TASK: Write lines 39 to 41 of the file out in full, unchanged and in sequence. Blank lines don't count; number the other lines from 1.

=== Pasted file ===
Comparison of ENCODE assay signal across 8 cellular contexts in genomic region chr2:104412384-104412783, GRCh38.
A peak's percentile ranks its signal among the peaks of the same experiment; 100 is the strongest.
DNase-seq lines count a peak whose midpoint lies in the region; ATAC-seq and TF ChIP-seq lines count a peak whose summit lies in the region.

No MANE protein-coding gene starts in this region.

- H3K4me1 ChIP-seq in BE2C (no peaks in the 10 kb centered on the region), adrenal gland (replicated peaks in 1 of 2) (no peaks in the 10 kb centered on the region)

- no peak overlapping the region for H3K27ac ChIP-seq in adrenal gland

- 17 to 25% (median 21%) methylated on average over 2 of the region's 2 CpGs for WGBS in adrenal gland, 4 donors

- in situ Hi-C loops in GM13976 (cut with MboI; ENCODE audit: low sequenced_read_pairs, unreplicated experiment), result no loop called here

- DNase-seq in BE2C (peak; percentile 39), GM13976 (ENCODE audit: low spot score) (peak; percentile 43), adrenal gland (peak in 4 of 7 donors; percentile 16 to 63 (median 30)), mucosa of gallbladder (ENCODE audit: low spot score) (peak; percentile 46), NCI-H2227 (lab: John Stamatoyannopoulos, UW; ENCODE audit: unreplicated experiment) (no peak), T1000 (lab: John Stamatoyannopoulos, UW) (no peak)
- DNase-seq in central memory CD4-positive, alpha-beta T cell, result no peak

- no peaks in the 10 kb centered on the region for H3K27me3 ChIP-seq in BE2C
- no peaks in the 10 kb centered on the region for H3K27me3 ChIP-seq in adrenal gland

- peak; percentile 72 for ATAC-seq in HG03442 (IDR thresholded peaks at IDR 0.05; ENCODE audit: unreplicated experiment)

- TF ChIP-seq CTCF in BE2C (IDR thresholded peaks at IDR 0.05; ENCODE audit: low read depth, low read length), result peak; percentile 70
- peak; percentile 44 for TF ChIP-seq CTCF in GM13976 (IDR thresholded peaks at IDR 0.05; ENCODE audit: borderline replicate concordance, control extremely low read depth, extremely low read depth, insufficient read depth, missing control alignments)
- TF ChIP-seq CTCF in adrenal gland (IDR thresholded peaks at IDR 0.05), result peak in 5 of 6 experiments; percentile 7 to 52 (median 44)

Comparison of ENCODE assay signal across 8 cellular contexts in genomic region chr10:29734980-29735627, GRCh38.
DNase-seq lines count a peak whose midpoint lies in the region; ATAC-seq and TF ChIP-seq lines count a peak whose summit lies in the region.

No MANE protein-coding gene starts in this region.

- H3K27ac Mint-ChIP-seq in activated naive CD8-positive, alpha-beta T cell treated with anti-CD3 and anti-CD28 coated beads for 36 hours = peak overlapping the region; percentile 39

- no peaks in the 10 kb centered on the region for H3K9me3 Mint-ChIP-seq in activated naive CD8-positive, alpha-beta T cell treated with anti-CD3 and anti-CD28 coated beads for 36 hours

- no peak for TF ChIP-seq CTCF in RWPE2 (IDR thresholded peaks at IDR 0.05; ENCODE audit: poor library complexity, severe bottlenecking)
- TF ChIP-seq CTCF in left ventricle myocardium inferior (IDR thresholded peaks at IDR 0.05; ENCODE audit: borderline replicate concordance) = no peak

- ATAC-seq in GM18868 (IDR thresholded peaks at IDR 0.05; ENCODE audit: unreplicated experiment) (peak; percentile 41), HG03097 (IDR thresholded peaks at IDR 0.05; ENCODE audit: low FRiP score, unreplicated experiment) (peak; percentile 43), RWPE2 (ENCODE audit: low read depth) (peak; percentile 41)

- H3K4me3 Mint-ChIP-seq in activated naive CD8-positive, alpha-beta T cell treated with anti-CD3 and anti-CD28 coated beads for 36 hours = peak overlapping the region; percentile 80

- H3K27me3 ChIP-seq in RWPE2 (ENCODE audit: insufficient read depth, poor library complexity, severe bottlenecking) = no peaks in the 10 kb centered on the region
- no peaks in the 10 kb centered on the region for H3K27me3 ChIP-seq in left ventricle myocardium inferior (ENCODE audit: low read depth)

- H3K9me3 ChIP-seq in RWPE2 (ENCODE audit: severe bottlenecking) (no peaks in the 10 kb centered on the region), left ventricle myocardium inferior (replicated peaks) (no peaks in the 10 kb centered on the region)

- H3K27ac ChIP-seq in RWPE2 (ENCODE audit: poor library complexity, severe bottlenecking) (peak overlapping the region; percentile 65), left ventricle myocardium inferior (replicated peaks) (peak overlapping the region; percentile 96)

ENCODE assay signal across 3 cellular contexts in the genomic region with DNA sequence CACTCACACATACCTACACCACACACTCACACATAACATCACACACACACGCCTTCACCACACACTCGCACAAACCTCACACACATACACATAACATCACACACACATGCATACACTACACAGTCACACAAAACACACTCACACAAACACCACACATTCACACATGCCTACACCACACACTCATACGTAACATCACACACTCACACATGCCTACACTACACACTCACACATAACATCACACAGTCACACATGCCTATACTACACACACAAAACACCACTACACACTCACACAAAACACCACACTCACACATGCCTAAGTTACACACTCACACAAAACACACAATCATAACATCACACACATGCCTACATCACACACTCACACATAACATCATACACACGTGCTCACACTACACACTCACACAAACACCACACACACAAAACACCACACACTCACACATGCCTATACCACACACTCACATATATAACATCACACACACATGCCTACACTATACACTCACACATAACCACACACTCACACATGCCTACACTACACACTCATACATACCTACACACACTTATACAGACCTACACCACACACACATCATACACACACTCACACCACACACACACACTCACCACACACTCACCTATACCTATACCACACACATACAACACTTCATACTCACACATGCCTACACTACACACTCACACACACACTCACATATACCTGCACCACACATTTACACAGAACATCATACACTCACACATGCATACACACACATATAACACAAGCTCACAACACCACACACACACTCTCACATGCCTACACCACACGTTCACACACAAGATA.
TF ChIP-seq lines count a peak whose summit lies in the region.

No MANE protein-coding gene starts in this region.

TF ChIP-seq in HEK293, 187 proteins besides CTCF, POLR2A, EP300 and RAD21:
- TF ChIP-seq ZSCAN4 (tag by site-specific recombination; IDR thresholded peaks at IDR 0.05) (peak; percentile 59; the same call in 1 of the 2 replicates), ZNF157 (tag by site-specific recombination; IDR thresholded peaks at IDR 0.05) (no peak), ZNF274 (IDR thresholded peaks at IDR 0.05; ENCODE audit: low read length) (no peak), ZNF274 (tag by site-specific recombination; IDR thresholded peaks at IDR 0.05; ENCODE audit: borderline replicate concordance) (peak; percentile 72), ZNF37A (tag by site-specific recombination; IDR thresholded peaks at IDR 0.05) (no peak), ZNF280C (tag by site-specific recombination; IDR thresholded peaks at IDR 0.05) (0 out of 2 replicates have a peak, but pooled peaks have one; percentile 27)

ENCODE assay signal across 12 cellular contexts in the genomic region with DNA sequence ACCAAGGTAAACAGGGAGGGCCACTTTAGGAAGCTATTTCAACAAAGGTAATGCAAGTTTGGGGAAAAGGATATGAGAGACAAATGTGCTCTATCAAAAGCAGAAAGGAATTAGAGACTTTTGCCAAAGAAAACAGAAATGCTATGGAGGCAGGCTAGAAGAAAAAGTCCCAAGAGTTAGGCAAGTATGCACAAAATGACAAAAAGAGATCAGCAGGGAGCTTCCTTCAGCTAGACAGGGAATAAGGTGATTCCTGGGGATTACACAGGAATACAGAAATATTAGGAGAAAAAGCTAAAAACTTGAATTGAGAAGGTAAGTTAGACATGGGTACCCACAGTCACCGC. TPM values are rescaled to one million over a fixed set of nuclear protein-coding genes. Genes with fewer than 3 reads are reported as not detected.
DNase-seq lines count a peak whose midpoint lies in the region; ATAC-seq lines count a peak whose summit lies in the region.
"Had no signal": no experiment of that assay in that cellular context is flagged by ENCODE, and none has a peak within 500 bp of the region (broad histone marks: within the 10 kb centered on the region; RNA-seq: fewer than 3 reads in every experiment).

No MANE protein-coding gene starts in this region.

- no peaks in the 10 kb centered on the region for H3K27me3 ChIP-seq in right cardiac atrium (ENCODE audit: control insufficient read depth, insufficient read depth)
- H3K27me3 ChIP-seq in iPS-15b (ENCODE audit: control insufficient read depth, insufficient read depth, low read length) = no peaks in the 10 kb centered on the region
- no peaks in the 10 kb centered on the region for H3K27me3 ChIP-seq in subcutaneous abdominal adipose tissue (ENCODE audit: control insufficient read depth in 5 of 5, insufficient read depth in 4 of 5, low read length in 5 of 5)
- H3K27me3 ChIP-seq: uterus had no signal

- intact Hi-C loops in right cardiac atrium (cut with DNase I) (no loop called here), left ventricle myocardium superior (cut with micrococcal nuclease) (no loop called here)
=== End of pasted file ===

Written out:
- no peaks in the 10 kb centered on the region for H3K27me3 ChIP-seq in right cardiac atrium (ENCODE audit: control insufficient read depth, insufficient read depth)
- H3K27me3 ChIP-seq in iPS-15b (ENCODE audit: control insufficient read depth, insufficient read depth, low read length) = no peaks in the 10 kb centered on the region
- no peaks in the 10 kb centered on the region for H3K27me3 ChIP-seq in subcutaneous abdominal adipose tissue (ENCODE audit: control insufficient read depth in 5 of 5, insufficient read depth in 4 of 5, low read length in 5 of 5)